The Knife of Never Letting Go

I was so mad at Patrick Ness at the end of The Knife of Never Letting Go. I even tweeted him telling him that I pouted and hated him for a little bit. That's actually a compliment. I read this book in a day and was so invested in the characters, Patrick Ness broke my heart.

That isn't giving anything away. I don't want to break your heart. I'll leave that to Patrick.

I almost stopped reading The Knife of Never Letting Go at the beginning. It wasn't because of the plot, but it was the voice. The story is told in the first person by young Todd Hewitt, an uneducated teen with poor grammar who can't spell. Words are intentionally spelled wrong and sentences aren't structured well. Call me whatever you'd like, but I have a hard time reading books written this way. I'm so glad I pushed through because this is a great book.

Todd Hewitt is the youngest person in Prentisstown, a town where all the women are dead and the men can hear each other's thoughts, and their thoughts are depressing. To escape all the chatter, Todd frequently visits the swamp on the outskirts of town with his dog, Manchee, who talks a lot about squirrels and poo. Yes, the thoughts of animals can also be heard.

When Todd comes across a girl in the swamp, his life will never be the same. Todd grew up believing that Prentisstown and its men were all that was left in the world. He was told that when they inhabited this new planet, the things living here had disease that caused people to hear everyone’s thoughts and the women to die. Then he met Viola whose thoughts he could not hear.

Wanting to tell his guardians about Viola, Todd rushes home, but something has happened and they need Todd to run. They give him a map and his mother's diary telling him that there are things he doesn't know about Prentisstown and those will help. Todd doesn't know why he has to leave, but he quickly packs a bag and heads back to the swamp and Viola, diary and map in tow. The only problem is that Todd doesn't read well and the map and diary puzzle him more than anything.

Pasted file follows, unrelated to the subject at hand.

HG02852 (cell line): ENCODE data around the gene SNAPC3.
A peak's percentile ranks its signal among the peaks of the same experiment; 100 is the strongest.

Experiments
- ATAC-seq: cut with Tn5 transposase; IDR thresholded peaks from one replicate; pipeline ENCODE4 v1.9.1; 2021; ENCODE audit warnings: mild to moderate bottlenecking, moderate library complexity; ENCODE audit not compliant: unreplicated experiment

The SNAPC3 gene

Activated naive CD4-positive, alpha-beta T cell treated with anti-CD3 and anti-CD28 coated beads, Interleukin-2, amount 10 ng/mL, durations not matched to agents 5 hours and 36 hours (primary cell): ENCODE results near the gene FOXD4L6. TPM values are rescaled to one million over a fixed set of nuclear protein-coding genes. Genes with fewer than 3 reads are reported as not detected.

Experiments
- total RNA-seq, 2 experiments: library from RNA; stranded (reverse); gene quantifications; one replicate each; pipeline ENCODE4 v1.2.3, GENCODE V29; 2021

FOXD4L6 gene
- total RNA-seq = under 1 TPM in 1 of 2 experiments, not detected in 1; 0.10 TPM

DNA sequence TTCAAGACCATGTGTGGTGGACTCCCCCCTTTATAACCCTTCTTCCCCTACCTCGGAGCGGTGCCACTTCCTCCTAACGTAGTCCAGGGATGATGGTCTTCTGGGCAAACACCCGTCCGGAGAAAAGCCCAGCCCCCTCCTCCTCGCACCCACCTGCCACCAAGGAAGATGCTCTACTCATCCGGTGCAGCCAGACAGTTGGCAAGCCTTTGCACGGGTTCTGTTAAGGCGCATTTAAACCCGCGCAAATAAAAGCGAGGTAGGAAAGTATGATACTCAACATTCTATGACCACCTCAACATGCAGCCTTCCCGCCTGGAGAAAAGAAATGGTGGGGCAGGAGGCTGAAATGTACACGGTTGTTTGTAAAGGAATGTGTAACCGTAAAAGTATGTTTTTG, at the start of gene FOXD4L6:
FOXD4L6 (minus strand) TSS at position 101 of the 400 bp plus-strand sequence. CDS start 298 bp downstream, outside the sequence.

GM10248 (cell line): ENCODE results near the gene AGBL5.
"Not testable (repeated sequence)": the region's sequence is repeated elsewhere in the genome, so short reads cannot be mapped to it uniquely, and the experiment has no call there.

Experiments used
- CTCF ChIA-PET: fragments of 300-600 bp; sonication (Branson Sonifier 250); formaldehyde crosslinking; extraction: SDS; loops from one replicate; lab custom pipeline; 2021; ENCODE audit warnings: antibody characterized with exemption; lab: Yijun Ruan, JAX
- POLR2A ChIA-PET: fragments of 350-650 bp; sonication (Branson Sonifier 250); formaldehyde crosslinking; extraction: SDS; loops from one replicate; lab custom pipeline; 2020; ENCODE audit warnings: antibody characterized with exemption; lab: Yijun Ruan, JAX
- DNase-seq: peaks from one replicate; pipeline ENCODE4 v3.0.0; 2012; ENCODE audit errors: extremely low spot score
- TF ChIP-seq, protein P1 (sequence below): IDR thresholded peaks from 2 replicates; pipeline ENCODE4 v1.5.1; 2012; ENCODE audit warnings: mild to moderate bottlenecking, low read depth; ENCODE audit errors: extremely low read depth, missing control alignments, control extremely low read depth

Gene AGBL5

In the adventure that follows, Todd, Viola, and Manchee are on the run, chased by many people, including a psychotic clergyman, and Todd slowly and painfully discovers the truth about Prentisstown and his life.

I read this book in a day because I couldn't stop turning the pages. It’s a fast-paced coming-of-age adventure and I really started to care about Todd, Viola, and Manchee. I could feel Todd's heartache as he slowly discovered the truth, and while I figured it out a lot earlier than he did, it didn't hinder my enjoyment of watching him discover it.

The book ends with a huge cliffhanger which also made me mad at Patrick, but I just got the second book in the series so I’m sure I’ll feel better soon. I hope the second book is as captivating at this one.

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  1. beth 21.Jul.11 at 2:58 pm

    I’ll be interested to hear how you feel about the next two books. I absolutely loved the first one.

    1. LeAnn Suchy 21.Jul.11 at 3:18 pm

      @beth, I’m in the middle of the second book and I love that we hear Viola’s story in her chapters. I’m also loving some of the questions about manipulation, society, and right and wrong that keep popping up. Where do idealistic teens fit into a type of reality where manipulation is happening on both sides and the lines are blurred between right and wrong. I love this type of exploration and that’s why I love young adult novels so much. Where better to have these types of questions than with teens who are trying to figure out how the world works.

      I am only in the middle of the second book but I’m really liking it. I have the third book waiting for me at the library, too, because someone told me the second book ends in a cliffhanger like the first.


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